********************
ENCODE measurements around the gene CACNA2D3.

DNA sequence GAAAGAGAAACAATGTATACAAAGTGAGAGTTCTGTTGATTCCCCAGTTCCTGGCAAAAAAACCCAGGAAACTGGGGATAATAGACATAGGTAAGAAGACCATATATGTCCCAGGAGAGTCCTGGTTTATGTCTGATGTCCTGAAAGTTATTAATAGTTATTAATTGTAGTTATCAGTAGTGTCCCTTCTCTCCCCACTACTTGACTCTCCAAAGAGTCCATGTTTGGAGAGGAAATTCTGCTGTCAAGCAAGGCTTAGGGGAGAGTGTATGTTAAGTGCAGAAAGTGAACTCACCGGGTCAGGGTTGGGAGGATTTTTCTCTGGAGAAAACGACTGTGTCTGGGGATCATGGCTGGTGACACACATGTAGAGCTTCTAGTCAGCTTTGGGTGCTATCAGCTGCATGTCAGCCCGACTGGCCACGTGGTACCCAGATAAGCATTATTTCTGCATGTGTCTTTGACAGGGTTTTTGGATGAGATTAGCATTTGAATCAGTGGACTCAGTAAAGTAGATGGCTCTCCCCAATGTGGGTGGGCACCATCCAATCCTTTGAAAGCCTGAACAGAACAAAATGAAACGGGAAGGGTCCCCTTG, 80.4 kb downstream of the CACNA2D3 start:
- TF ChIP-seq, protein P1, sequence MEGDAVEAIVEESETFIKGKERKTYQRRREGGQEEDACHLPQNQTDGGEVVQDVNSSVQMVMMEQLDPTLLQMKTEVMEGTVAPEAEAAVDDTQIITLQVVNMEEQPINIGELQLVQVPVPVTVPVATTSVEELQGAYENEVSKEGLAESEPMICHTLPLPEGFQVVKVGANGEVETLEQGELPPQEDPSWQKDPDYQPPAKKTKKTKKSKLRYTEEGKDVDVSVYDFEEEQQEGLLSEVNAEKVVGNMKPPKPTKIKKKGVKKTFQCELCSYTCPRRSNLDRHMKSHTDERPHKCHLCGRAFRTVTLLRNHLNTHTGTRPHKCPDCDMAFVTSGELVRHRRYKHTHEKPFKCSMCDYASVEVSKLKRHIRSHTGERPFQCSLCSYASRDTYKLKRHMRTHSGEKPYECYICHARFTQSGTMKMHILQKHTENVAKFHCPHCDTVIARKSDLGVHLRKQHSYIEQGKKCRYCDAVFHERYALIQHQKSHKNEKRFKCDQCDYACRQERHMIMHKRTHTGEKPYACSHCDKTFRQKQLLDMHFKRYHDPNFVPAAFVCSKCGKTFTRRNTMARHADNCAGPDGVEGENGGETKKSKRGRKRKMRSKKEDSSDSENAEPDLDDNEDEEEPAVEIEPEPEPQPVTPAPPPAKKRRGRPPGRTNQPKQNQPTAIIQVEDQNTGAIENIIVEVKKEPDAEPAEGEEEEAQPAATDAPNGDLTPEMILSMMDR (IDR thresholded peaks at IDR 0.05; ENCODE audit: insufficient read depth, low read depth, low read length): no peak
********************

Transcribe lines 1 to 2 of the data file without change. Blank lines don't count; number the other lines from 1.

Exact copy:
ENCODE measurements around the gene CACNA2D3.

DNA sequence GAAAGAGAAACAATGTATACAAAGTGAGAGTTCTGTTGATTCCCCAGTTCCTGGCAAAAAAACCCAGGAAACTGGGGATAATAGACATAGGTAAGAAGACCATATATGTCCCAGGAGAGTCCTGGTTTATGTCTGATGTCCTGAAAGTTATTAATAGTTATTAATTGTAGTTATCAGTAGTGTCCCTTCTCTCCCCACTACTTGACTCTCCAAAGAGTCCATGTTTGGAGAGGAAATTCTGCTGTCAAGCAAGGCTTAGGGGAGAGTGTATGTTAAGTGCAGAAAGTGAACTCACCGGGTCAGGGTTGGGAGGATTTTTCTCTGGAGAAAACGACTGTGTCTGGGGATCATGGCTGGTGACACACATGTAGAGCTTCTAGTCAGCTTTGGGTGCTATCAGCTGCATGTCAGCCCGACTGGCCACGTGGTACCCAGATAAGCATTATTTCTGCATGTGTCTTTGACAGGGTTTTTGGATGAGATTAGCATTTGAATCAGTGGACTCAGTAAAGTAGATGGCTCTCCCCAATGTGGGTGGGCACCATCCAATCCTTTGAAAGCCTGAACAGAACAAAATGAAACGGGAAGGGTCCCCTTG, 80.4 kb downstream of the CACNA2D3 start: